A warning that climate change might make the world’s stock markets and banks unstable and lead to a financial crash has come from Mark Carney, chairman of the G20 countries’ Financial Stability Board.
Carney, who is also Governor of the Bank of England, particularly warns about the effects on the market if panic selling occurs and there is a plunge in value of shares in fossil fuel companies and industries that produce a lot of carbon dioxide.
These companies, some of the world’s largest, control one-third of stock market assets. If investors realise these stocks are overvalued and try to sell them all at once, it will cause chaos, Carney said.
The stark warning is a “remarkable intervention” from one of the world’s most conservative and influential bankers, who says he will be advising the world’s richest nations at the G20 summit in November to put policies in place to prevent climate change causing future severe turmoil in the markets.
He warned that banks might become unstable because the billions of dollars in loans they have made to fossil fuel companies might not be repaid.
Carney suggests that there will be a switch of investments from carbon-intensive industries to renewables. He says investments in fossil fuel companies might be seen as overvalued because, to avoid dangerous climate change, between one-fifth and one-third of all fossil fuels will need to be left in the ground.
Carney’s warning is in stark contrast to the policies of George Osborne, the UK’s chancellor of the exchequer, who appointed him to his role as Bank of England governor in 2012.
Osborne has this year been demolishing the UK’s on-shore wind and solar subsidy programme, while providing tax breaks to North Sea oil companies to find more reserves and giving the go-ahead for fracking gas over large areas of England.
Carney did not comment on this policy rift, saying it was up to governments not bankers to make decisions about how to move to a low-carbon economy, but he said they must manage the transition in a way that did not cause market shocks.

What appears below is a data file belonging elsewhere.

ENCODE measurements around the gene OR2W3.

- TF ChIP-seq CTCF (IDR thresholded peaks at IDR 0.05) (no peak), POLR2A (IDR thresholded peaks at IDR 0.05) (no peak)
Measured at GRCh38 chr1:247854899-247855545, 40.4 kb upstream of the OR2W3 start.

The point is the risks build with time, and they build more rapidly with inaction, so climate change is a function of cumulative emissions, so the slower the action is today, the bigger the action has to be in the future.
Mark Carney, Governor of the Bank of England
Speaking to Lloyd’s of London, one of the biggest insurance markets in the world, he said giving investors maximum information would allow them to make sensible decisions about when to disinvest in fossil fuels.
Politicians had to manage this without suddenly revealing that some stocks were overvalued because company assets would be “stranded” because oil coal and gas would always have to remain in the ground.
He said he was going to recommend to G20 countries in November, ahead of the UN climate change conference in Paris the following month, that they start setting a carbon price so that investors could see how large companies emitting carbon dioxide would be affected.
Carney told the BBC: “The point is the risks build with time, and they build more rapidly with inaction, so climate change is a function of cumulative emissions, so the slower the action is today, the bigger the action has to be in the future.
“That would mean more abrupt change, that would mean bigger shocks to the value of financial assets, bigger strains on banks and insurance companies that are exposed to those assets, so what we’re trying to do is to promote as smooth an adjustment as possible. We think it can be done, and we think it can be done by providing better information.”
He called for the setting up of a Climate Disclosure Task Force so that all companies would have to declare how much carbon they emitted or produced, and how they were going to proceed to zero emissions in the future. Since the G20 countries are responsible for 85 per cent of emissions, they would be a good starting point.
“Our societies face a series of profound environmental and social challenges,” he said. “The combination of the weight of scientific evidence and the dynamics of the financial system suggest that, in the fullness of time, climate change will threaten financial resilience and longer-term prosperity.
“While there is still time to act, the window of opportunity is finite and shrinking.”
Jeremy Leggett, founder of Solarcentury, the largest UK solar electricity company, and chairman of the CarbonTracker thinktank, described it as “a momentous announcement when such an eminent banker tells the world that climate change is the biggest issue of the future”.
He said: “Carney’s remarkable statement of position also raises the remarkable corollary that George Osborne might well now be party to the sabotage of the capital markets.”